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What You Need to Know About Paraben Exposure and Breast Cancer

We often see this word on the products we use every day, “parabens”, but what is a paraben and why is there a sudden focus on its connection to breast cancer? Parabens are common in our surroundings and can be found in many of the products we use and consume each and every day. 

There is evidence that strongly suggests that parabens may contribute to the development of breast cancer in certain people, making it all the more important to understand the risks associated with this chemical. Continue reading to learn about the possible dangers of parabens. 

What are Parabens? 

Parabens refer to a group of chemicals that act as artificial preservatives in products that biodegrade over time, such as cosmetics, lotions, hair care and shaving cream, just to name a few. Developed in the 1920s, parabens are still used to protect products from developing bacteria, yeast and fungi that can become harmful and shorten a product’s shelf life and stability. Parabens are also added to certain popular foods, such as cereal, pickles, sauces and beer so they do not go bad before consumption. You can also find parabens in many of the shampoo, conditioner and other types of hair care products you use. 

If you see one of these items on the list of ingredients, then it contains parabens: 

  • Methylparaben
  • Ethylparaben
  • Propylparaben
  • Isopropylparaben
  • Butylparaben
  • Isobutylparaben

Many “natural” or “clean” brands disclose that they are paraben-free on their packaging. 

Paraben Regulation

The FDA does not have any regulations against the use of parabens, making it critical to be your own advocate when it comes to your health. The good news is that personal care products solid in the U.S. are required to disclose a list of ingredients on their packaging. We encourage you to be a savvy, health-conscious consumer and do your research before purchasing paraben-containing products.

Parabens and Your Health 

A research study conducted by the Centers for Disease Control analyzed the urine of more than 2,548 participants aged six years and older and found that there were traces of Methylparaben and propylparaben in most of the people tested, indicating that there are levels of parabens in most of the U.S. population. 

The effects of parabens on your health are continuing to be studied. What scientists do know is that parabens are absorbed into your skin when applied and also ingested into the body when eaten. While your body can eliminate parabens, they are known to linger, which is causing some concern in the medical community.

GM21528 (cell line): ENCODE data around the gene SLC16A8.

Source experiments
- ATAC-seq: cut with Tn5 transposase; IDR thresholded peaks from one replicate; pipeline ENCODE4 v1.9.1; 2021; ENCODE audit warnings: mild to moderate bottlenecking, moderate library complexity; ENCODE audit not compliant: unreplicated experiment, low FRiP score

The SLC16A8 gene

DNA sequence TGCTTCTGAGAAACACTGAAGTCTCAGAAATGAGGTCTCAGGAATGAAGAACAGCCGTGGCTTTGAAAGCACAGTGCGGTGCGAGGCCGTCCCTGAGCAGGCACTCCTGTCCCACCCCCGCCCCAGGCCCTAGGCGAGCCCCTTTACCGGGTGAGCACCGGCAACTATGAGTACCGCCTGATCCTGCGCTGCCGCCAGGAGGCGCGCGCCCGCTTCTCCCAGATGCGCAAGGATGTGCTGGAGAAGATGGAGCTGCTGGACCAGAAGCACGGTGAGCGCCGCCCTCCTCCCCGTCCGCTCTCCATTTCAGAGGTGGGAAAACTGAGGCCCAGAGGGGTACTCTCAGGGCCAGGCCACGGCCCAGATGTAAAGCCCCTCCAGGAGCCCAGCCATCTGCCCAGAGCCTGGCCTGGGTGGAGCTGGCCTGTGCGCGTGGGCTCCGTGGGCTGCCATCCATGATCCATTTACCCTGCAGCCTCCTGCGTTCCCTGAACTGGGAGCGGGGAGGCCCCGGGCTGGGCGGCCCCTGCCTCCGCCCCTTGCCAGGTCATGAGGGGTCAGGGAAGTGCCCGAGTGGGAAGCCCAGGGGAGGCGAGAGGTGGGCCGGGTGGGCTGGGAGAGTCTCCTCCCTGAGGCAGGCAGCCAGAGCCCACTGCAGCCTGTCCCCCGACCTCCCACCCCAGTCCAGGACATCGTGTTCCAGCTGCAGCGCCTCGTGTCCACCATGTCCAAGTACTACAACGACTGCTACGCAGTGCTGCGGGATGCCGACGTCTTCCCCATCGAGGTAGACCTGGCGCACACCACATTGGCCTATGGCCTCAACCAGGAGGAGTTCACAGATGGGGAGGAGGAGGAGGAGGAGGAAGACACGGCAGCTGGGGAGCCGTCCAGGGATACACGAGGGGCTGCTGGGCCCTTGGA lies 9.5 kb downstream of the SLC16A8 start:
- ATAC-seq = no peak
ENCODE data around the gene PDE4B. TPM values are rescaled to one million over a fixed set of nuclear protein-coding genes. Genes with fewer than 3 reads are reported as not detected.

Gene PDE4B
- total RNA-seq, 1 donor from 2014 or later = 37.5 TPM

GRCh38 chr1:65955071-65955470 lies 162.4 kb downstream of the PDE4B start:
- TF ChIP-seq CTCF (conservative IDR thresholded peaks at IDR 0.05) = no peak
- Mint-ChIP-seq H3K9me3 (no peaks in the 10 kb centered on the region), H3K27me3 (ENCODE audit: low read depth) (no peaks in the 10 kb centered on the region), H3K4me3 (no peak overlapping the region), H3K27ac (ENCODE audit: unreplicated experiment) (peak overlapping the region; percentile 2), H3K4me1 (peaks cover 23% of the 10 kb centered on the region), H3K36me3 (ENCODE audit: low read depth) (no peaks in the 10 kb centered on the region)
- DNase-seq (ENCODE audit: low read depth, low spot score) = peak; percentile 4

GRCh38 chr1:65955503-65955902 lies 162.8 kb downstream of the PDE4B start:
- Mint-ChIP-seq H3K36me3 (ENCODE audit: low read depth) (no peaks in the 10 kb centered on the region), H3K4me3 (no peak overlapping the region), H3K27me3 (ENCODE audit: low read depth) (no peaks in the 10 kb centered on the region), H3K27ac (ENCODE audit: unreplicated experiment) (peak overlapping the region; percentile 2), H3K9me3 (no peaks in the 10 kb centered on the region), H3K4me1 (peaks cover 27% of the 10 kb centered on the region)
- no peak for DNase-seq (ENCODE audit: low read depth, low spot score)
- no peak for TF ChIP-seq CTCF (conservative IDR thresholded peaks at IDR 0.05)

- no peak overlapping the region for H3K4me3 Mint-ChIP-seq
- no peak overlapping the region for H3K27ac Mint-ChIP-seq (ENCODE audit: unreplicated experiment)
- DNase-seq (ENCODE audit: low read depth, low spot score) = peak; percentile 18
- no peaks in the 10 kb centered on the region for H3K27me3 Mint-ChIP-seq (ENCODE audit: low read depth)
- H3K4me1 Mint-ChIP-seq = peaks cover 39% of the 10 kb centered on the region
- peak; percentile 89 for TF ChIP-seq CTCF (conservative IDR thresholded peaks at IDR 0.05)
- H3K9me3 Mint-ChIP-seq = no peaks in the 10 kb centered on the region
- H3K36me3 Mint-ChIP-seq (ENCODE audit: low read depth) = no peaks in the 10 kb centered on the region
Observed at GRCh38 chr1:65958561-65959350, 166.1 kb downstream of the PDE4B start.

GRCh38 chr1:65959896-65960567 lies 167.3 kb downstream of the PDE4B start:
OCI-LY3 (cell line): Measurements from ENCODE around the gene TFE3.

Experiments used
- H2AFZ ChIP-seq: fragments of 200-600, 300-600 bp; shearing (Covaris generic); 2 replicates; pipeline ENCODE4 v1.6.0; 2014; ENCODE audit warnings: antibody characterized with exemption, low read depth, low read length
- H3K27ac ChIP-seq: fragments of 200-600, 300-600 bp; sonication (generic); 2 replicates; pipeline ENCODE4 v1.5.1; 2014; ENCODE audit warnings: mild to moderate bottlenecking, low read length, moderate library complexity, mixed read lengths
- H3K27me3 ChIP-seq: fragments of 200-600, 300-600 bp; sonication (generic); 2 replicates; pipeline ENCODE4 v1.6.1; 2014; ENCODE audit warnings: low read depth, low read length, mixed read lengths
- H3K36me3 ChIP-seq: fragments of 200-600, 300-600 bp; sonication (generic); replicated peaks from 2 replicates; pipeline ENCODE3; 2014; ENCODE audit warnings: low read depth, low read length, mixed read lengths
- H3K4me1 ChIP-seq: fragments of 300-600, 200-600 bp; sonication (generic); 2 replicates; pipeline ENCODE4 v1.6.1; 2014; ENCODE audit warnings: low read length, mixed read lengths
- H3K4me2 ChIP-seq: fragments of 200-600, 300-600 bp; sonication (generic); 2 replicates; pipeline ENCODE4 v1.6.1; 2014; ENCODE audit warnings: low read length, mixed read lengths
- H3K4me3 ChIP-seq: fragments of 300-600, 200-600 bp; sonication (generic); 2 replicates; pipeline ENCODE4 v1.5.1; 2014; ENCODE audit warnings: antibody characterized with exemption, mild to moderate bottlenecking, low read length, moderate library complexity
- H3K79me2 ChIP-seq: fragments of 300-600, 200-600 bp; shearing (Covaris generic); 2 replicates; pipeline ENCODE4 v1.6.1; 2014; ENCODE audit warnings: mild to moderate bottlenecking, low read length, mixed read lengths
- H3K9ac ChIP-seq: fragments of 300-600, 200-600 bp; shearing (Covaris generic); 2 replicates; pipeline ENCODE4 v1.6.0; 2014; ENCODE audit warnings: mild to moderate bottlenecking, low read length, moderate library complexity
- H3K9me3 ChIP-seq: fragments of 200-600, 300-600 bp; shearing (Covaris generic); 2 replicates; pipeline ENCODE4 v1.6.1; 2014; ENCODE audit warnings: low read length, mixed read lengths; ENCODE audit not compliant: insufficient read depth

In particular, scientists are researching the link between parabens and breast cancer. Some studies still show inconclusive results while others paint a different picture. In the study released by Environmental Health Perspectives, scientists introduced heregulin (a soluble secreted growth factor made in breast cells naturally) to trigger the receptors in cells with breast cancer. When the parabens were added to the heregulin soluble, it activated estrogen receptors, leading to increased cancer cell growth. 

In addition, more studies show that parabens may have the ability to mimic estrogen in the body, alter the mechanisms of normal breast tissue and influence abnormal growth, all leading to an increased risk of breast cancer. 

Other studies reveal that methylparaben (a type of paraben) may decrease the role of tamoxifen (a chemotherapy drug) to inhibit the effects of estrogen, making it a less effective cancer treatment.  Parabens have also been linked to other healthcare conditions including thyroid disorders and allergies. 

The use of parabens is permitted by government agencies around the world, including the U.S., the EU, Japan, Australia, and Canada. What is deemed as safe ranges for the use of paraben preservatives are established in all these countries.

If you want to do more for your health, schedule a Breast Ultrasound Screening appointment with us. HerScan is a mobile breast screening service, meaning we travel all over the country to hundreds of different cities to hold our health events. Click here to schedule an appointment in your city today.